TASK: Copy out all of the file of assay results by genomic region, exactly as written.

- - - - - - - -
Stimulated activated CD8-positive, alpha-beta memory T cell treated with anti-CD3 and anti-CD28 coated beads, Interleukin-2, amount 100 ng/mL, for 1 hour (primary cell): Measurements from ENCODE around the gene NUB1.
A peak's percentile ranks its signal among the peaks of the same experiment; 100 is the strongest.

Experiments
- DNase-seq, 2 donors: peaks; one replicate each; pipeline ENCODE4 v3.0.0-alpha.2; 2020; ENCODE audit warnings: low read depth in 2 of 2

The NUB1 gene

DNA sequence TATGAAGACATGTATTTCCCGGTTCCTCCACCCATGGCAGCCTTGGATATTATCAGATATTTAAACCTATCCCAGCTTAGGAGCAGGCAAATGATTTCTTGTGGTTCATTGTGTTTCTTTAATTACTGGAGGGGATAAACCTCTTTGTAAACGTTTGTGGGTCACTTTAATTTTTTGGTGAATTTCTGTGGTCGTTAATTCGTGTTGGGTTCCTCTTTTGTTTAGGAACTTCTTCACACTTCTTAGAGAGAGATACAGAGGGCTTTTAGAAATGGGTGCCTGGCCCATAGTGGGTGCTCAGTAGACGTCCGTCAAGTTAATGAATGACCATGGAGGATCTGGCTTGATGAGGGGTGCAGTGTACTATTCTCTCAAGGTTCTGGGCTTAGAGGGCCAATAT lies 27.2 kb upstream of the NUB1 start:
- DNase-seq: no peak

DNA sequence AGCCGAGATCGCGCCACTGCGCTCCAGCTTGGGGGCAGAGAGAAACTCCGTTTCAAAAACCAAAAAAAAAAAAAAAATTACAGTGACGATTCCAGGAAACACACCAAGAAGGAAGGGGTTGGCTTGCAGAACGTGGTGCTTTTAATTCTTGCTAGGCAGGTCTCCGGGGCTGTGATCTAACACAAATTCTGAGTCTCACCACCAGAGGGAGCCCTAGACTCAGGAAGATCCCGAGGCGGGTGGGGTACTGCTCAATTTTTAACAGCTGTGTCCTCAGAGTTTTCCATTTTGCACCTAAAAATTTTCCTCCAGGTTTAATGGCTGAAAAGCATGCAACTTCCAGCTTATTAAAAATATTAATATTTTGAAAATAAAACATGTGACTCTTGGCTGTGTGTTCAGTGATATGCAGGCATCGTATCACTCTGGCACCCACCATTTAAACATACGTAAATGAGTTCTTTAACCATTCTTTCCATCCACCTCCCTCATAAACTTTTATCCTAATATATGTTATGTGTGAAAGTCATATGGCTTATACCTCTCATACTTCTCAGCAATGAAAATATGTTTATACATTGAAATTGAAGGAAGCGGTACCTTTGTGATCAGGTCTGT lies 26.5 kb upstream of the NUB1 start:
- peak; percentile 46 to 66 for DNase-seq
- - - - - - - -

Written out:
Stimulated activated CD8-positive, alpha-beta memory T cell treated with anti-CD3 and anti-CD28 coated beads, Interleukin-2, amount 100 ng/mL, for 1 hour (primary cell): Measurements from ENCODE around the gene NUB1.
A peak's percentile ranks its signal among the peaks of the same experiment; 100 is the strongest.

Experiments
- DNase-seq, 2 donors: peaks; one replicate each; pipeline ENCODE4 v3.0.0-alpha.2; 2020; ENCODE audit warnings: low read depth in 2 of 2

The NUB1 gene

DNA sequence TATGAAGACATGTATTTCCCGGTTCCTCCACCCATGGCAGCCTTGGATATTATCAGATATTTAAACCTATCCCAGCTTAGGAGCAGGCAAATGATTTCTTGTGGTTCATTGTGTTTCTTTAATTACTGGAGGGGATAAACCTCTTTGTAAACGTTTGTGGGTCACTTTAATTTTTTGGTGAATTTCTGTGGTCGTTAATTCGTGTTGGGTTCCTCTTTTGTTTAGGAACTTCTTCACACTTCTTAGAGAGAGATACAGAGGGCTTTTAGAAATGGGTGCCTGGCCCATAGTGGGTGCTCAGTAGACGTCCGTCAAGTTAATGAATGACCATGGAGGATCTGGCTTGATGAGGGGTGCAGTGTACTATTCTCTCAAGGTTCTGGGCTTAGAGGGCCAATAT lies 27.2 kb upstream of the NUB1 start:
- DNase-seq: no peak

DNA sequence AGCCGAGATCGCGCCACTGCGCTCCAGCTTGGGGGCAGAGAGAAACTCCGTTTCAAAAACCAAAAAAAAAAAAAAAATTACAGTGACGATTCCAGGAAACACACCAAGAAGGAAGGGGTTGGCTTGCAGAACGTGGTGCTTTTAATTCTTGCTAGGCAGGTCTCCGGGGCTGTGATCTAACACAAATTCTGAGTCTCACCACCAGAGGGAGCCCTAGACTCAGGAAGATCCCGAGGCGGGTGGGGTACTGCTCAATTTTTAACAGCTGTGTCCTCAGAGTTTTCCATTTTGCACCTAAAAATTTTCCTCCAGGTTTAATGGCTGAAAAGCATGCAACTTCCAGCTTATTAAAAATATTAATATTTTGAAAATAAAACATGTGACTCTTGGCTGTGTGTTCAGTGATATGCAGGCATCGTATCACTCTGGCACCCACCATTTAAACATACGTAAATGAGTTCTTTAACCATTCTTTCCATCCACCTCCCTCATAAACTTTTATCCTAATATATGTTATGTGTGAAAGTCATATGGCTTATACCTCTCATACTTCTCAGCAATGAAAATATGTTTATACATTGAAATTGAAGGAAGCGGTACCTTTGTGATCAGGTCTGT lies 26.5 kb upstream of the NUB1 start:
- peak; percentile 46 to 66 for DNase-seq